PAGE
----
Australia’s northern cattle industry was given a sobering message on the outlook for the Indonesian import permit situation at last Friday’s Northern Territory Cattlemen’s Association conference.
Indonesia has cut the number of cattle it will take from Australia in 2012 to 283,000 head, down from a quota of more than 500,000 last year.
Northern producers who rely on the trade are hopeful that reports of beef shortages in the country may lead the Government to increase its intake of Australian cattle later this year.
However Meat and Livestock Australia’s country manager for Indonesia, John Ackerman, told the conference that the Indonesian political situation meant that it was unlikely that annual import permits would increase between now and the country’s presidential elections in 2014.
“The Indonesian Government wants to ensure they are self-sufficient in beef,” Mr Akerman told the conference.
“This is a political mandate that they have, and they are certainly going to hold that line for the next 18 month period as they move into the presidential elections in 2014.
“The debate has often circled around whether they can or cannot be self-sufficient, but actually that’s not one for us to make, they are going to hold the line that they have to be self-sufficient by that time period.”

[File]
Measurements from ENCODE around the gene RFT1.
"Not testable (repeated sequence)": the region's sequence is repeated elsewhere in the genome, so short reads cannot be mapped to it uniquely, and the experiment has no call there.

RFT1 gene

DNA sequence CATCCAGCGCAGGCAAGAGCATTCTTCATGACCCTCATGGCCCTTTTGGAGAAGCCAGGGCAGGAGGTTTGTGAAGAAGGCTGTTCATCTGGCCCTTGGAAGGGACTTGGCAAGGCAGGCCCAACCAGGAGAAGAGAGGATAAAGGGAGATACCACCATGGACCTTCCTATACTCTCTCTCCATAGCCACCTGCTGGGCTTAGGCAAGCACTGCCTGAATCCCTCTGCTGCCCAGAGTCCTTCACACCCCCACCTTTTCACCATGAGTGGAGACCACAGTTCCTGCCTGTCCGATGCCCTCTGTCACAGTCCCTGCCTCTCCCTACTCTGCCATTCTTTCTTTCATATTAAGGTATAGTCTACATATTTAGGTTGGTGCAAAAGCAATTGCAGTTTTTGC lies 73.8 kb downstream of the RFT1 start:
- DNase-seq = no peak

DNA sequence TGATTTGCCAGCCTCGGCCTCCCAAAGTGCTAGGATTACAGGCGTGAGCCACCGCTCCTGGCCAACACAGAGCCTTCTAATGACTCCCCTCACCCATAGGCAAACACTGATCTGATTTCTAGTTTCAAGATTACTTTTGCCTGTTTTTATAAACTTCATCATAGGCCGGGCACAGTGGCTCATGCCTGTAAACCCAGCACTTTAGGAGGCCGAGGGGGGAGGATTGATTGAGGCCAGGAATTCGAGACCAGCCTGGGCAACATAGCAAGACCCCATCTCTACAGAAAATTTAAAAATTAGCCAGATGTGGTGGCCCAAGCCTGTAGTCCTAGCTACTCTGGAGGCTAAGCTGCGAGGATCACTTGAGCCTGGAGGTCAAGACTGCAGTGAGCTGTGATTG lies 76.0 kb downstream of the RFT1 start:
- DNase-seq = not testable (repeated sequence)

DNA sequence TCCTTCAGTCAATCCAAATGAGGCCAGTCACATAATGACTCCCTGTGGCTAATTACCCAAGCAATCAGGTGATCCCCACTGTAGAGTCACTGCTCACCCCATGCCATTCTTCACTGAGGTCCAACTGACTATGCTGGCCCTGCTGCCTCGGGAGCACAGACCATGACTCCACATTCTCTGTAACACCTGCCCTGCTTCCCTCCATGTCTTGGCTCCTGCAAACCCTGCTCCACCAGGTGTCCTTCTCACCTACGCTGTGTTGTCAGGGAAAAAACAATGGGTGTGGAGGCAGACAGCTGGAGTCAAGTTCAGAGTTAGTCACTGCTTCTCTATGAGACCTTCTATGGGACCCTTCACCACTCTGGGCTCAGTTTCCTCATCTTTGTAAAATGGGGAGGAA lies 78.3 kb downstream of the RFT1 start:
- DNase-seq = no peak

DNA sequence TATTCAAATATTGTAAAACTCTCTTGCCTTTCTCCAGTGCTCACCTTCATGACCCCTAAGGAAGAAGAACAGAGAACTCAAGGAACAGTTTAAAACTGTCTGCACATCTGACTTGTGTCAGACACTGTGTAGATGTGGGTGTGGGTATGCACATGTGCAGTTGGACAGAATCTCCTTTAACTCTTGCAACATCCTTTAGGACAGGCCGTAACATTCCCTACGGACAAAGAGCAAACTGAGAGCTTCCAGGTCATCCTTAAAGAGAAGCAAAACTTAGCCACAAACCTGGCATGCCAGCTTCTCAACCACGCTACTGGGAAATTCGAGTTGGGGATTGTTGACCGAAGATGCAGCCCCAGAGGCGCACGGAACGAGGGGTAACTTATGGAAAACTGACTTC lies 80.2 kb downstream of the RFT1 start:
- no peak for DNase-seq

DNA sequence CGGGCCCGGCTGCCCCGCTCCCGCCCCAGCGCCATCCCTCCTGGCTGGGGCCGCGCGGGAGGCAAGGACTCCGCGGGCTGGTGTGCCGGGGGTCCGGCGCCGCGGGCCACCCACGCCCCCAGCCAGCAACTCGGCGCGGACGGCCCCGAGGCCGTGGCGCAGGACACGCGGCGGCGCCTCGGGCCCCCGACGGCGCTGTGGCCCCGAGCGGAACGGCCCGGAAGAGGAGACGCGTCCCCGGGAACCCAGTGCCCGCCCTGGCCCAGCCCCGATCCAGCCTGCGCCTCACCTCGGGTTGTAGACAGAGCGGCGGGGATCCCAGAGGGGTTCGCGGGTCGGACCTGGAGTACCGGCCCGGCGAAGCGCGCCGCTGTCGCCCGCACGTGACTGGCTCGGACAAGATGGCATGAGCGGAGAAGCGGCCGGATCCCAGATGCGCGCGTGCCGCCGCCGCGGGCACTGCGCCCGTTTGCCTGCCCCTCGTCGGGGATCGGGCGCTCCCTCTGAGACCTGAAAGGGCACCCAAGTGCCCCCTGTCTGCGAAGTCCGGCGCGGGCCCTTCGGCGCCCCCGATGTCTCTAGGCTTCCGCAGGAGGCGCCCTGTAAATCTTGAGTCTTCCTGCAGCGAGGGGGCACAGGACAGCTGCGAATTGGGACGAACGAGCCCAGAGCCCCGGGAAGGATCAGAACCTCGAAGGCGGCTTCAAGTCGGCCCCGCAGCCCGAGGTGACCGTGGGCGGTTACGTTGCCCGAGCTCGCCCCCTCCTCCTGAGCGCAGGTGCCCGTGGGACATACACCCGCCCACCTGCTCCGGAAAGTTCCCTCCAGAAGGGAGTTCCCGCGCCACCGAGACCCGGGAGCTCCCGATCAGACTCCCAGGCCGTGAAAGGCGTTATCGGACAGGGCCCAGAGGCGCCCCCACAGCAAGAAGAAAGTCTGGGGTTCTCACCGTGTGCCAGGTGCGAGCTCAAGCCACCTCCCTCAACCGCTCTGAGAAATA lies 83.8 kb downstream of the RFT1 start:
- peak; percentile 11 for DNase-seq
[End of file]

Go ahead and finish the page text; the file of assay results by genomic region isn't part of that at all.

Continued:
Mr Ackerman said Indonesian importers had to be congratulated for their enormous efforts in bringing Indonesian supply chains up to approved Federal Government standards in the past nine months.
He pointed out that before May last year, most feedlots and importers in Indonesia sold animals directly from their feedlot gates.
“They distributed them all through Indonesia, keeping in mind it is 240 million people, 17,000 islands and a developing nation with not a great deal of infrastructure,” Dr Akerman explained.
“That was their business model.
“When the Govt laid down the law last year in June, they had to completely change their model.
“They had to rearrange everything that they did, and they did it rapidly.
“They turned from being an industry that sold animals out of their feedlots, to an industry that sold carcases to the people of Indonesia.
“To get 65 abattoirs (accredited) was extraordinary, and importers need to be congratulated on doing that.”
The forum was asked whether the 65 accredited abattoirs represented sufficient capacity to handle the volumes of cattle now moving to the market in the approach to Ramadan and Eid religious festivals.
“We think there is enough capacity for the current volume of cattle going through the supply chain,” MLA live export manager Michael Finucan told the audience.
Cattle Council of Australia executive director David Inall said animal rights groups were constantly looking to “pressure test” the ESCAS system.
He said the industry had to be focused on ensuring that abattoirs that are approved remain up to specification and fully capable of handling the volumes feeding into the system.